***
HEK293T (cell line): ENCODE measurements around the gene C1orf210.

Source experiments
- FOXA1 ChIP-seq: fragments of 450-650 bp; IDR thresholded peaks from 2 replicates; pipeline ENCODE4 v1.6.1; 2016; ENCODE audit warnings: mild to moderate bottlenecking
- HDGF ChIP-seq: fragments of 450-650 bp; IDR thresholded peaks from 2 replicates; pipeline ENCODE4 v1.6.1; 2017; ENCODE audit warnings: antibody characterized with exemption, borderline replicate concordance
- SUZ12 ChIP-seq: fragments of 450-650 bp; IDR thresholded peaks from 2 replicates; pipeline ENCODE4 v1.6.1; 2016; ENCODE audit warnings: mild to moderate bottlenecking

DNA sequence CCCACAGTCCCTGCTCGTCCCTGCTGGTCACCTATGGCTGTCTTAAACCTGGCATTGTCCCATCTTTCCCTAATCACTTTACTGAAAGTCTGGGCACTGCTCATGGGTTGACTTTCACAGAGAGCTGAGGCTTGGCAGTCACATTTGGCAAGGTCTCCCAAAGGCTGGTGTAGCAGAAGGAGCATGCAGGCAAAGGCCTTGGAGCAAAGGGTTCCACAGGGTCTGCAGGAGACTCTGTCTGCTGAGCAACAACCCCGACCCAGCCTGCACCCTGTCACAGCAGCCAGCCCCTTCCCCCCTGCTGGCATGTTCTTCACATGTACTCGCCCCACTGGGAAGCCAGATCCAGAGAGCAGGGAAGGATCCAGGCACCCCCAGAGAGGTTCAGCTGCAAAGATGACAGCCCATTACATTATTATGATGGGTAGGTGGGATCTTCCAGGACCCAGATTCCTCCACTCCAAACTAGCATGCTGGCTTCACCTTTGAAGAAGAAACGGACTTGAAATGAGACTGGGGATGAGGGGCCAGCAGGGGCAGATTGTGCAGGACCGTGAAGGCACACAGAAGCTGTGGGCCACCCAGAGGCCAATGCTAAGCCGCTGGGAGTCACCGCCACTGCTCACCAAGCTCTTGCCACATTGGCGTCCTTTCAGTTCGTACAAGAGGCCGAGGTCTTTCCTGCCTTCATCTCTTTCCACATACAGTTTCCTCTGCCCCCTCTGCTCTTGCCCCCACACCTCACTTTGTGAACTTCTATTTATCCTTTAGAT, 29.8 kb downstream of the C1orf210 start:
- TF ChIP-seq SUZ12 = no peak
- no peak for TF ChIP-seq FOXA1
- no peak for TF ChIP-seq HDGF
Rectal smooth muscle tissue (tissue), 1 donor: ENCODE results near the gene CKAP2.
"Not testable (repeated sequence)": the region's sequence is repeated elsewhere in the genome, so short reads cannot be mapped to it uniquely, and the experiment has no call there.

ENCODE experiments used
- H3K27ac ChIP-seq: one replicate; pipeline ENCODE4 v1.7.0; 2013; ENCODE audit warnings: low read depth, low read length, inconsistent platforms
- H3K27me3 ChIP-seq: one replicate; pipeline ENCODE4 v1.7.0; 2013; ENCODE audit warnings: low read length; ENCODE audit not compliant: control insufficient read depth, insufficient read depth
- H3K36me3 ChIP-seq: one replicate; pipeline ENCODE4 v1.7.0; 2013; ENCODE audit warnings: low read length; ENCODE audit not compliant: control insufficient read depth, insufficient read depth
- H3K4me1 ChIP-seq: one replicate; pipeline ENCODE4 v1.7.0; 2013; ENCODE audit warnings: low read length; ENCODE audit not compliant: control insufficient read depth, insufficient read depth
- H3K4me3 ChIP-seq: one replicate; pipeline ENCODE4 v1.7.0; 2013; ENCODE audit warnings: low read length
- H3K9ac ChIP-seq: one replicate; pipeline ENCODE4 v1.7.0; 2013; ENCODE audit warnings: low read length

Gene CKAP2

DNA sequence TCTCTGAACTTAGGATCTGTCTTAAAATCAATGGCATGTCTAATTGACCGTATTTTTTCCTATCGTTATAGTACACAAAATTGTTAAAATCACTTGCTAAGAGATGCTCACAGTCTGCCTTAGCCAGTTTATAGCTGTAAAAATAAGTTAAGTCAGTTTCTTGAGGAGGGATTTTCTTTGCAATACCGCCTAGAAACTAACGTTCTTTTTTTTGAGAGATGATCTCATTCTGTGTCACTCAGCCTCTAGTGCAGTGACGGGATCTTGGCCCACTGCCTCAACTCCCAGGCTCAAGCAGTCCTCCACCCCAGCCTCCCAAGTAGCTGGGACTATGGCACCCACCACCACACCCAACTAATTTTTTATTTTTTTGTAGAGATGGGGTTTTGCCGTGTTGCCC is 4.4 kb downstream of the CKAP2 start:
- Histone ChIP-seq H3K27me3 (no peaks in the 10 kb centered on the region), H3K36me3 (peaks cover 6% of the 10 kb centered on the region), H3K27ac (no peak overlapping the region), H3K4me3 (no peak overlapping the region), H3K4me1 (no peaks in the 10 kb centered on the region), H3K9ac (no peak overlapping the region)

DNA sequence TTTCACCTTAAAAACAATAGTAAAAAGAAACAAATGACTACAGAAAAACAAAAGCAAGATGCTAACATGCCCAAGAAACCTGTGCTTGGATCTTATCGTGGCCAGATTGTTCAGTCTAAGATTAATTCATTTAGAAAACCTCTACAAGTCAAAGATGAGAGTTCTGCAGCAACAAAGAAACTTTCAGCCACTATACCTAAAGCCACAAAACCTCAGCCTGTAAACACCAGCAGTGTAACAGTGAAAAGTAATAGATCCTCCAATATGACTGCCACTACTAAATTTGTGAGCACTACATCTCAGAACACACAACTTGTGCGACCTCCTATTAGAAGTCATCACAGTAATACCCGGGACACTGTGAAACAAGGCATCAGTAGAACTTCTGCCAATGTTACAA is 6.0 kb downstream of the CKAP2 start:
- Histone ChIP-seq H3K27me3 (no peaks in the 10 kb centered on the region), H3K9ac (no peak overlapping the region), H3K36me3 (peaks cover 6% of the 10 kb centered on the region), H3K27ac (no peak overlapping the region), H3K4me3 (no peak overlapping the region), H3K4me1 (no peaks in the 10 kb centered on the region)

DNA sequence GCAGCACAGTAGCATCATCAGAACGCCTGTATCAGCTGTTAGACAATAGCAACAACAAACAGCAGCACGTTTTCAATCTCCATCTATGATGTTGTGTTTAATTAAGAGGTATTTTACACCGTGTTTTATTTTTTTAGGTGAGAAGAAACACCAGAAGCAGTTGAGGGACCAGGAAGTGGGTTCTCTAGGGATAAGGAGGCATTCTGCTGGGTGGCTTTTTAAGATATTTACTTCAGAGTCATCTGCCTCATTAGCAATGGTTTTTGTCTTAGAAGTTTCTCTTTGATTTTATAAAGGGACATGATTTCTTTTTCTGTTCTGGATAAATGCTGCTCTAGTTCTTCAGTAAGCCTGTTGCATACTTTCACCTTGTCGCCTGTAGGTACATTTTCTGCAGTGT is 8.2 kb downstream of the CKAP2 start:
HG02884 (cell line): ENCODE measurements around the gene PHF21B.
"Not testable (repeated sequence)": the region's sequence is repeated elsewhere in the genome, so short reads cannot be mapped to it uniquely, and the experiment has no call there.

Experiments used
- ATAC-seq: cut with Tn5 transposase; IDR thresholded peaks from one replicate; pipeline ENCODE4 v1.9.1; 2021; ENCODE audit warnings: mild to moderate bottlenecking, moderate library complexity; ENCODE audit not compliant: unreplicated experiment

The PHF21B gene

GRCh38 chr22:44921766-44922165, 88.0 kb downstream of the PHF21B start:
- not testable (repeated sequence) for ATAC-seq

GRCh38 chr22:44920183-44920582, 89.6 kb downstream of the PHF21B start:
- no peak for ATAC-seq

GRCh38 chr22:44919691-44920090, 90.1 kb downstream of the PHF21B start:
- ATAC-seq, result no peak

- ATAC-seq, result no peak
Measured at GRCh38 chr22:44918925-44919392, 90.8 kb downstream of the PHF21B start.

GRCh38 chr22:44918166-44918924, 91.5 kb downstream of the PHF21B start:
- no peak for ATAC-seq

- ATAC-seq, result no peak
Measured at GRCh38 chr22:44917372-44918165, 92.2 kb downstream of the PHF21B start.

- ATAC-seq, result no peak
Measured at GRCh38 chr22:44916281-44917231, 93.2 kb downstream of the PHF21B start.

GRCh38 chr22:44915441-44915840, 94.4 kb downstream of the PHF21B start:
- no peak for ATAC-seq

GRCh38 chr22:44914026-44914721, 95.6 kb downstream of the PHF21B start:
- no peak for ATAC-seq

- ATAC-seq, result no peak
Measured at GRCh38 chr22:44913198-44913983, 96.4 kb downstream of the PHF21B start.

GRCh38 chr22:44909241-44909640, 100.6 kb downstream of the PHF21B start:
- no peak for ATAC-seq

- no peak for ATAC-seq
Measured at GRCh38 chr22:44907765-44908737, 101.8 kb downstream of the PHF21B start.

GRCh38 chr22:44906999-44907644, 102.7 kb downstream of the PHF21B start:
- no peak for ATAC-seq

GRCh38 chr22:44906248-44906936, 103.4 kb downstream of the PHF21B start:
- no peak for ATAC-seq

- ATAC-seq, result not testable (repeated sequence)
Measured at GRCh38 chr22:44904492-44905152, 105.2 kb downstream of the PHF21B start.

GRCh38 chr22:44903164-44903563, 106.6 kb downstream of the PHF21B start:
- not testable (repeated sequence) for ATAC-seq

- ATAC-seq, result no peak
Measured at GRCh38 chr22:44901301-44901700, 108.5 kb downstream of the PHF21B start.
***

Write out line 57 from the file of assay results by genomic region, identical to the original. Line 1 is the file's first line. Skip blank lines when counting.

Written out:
- no peak for ATAC-seq